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Saturday, January 8, 2022

The Conflict Between People’s Urge to Punish AI and Legal Systems

Lima G, Cha M, Jeon C and Park KS
(2021) Front. Robot. AI 8:756242. 
doi: 10.3389/frobt.2021.756242


Regulating artificial intelligence (AI) has become necessary in light of its deployment in high-risk scenarios. This paper explores the proposal to extend legal personhood to AI and robots, which had not yet been examined through the lens of the general public. We present two studies (N = 3,559) to obtain people’s views of electronic legal personhood vis-à-vis existing liability models. Our study reveals people’s desire to punish automated agents even though these entities are not recognized any mental state. Furthermore, people did not believe automated agents’ punishment would fulfill deterrence nor retribution and were unwilling to grant them legal punishment preconditions, namely physical independence and assets. Collectively, these findings suggest a conflict between the desire to punish automated agents and its perceived impracticability. We conclude by discussing how future design and legal decisions may influence how the public reacts to automated agents’ wrongdoings.

From Concluding Remarks

By no means this research proposes that robots and AI should be the sole entities to hold liability for their actions. In contrast, responsibility, awareness, and punishment were assigned to all associates. We thus posit that distributing liability among all entities involved in deploying these systems would follow the public perception of the issue. Such a model could take joint and several liability models as a starting point by enforcing the proposal that various entities should be held jointly liable for damages.

Our work also raises the question of whether people wish to punish AI and robots for reasons other than retribution, deterrence, and reform. For instance, the public may punish electronic agents for general or indirect deterrence (Twardawski et al., 2020). Punishing an AI could educate humans that a specific action is wrong without the negative consequences of human punishment. Recent literature in moral psychology also proposes that humans might strive for a morally coherent world, where seemingly contradictory judgments arise so that the public perception of agents’ moral qualities match the moral qualities of their actions’ outcomes (Clark et al., 2015). We highlight that legal punishment is not only directed at the wrongdoer but also fulfills other functions in society that future work should inquire about when dealing with automated agents. Finally, our work poses the question of whether proactive actions towards holding existing legal persons liable for harms caused by automated agents would compensate for people’s desire to punish them. For instance, future work might examine whether punishing a system’s manufacturer may decrease the extent to which people punish AI and robots. Even if the responsibility gap can be easily solved, conflicts between the public and legal institutions might continue to pose challenges to the successful governance of these new technologies.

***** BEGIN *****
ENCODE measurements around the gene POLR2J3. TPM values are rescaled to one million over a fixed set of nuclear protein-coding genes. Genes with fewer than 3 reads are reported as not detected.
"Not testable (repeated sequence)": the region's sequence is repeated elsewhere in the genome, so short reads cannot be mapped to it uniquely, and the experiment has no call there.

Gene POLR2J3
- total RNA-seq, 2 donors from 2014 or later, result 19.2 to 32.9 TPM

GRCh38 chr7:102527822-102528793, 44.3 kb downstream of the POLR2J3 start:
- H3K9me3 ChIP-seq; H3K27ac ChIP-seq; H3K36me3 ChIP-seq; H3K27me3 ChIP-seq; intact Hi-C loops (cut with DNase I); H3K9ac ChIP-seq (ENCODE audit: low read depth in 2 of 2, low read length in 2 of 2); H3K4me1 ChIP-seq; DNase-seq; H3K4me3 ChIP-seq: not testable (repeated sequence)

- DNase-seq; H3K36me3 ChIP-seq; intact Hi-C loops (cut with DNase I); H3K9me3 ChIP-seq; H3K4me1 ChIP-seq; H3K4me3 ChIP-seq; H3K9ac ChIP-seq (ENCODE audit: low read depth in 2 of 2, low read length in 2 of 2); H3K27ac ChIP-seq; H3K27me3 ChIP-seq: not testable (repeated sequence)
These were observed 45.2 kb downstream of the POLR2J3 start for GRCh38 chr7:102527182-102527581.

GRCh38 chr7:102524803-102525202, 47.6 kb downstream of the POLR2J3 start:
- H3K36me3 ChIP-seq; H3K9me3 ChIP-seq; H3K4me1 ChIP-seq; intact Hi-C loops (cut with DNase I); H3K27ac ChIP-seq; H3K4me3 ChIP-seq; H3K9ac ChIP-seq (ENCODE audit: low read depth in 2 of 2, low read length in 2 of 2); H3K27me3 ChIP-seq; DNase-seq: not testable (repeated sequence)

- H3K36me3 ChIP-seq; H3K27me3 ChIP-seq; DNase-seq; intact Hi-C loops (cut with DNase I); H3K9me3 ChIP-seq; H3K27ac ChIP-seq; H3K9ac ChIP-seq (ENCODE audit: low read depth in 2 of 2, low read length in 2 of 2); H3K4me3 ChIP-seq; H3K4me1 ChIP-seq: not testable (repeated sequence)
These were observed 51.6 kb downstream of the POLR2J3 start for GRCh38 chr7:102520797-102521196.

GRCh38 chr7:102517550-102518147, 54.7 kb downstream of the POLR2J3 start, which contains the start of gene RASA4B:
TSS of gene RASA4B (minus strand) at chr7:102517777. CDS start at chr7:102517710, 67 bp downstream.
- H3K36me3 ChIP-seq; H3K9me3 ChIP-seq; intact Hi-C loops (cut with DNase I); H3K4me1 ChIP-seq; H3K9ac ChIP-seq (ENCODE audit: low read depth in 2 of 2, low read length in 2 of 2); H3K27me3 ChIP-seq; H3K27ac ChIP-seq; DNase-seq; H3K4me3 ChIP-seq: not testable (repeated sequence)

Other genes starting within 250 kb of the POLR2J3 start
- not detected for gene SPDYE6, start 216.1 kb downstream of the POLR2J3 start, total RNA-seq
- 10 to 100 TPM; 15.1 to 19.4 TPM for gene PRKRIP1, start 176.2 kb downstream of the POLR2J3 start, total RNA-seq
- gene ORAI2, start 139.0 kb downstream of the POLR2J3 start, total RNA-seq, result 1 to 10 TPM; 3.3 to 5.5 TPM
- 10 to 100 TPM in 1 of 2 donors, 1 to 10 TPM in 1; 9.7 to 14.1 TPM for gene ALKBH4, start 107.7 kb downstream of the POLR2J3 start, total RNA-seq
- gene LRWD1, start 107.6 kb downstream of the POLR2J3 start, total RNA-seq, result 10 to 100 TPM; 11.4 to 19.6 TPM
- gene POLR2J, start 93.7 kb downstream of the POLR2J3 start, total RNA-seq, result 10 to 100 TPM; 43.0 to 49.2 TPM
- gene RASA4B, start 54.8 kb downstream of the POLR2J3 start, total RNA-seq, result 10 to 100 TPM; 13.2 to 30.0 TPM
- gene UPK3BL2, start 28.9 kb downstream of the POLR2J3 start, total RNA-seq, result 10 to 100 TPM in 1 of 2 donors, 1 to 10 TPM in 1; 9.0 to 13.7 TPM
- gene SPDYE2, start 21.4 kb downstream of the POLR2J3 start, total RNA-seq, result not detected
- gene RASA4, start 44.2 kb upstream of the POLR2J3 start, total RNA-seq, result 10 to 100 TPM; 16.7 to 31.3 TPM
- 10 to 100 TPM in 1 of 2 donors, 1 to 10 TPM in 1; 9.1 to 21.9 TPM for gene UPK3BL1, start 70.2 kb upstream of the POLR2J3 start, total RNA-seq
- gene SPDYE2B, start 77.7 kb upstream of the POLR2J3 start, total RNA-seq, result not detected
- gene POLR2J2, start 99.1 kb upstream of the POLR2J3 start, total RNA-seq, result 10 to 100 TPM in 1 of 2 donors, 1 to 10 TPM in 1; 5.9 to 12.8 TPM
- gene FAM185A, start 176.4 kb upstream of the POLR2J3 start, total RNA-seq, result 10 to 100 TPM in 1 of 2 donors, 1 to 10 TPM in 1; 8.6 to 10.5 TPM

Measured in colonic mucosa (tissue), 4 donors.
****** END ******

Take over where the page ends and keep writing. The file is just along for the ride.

We selected scenarios from active areas of AI and robotics (i.e., medicine and war; see SI). People’s moral judgments might change depending on the scenario or background. The proposed scenarios did not introduce, for the sake of feasibility and brevity, much of the background usually considered when judging someone’s actions legally. We did not control for any previous attitudes towards AI and robots or knowledge of related areas, such as law and computer science, which could result in different judgments among the participants.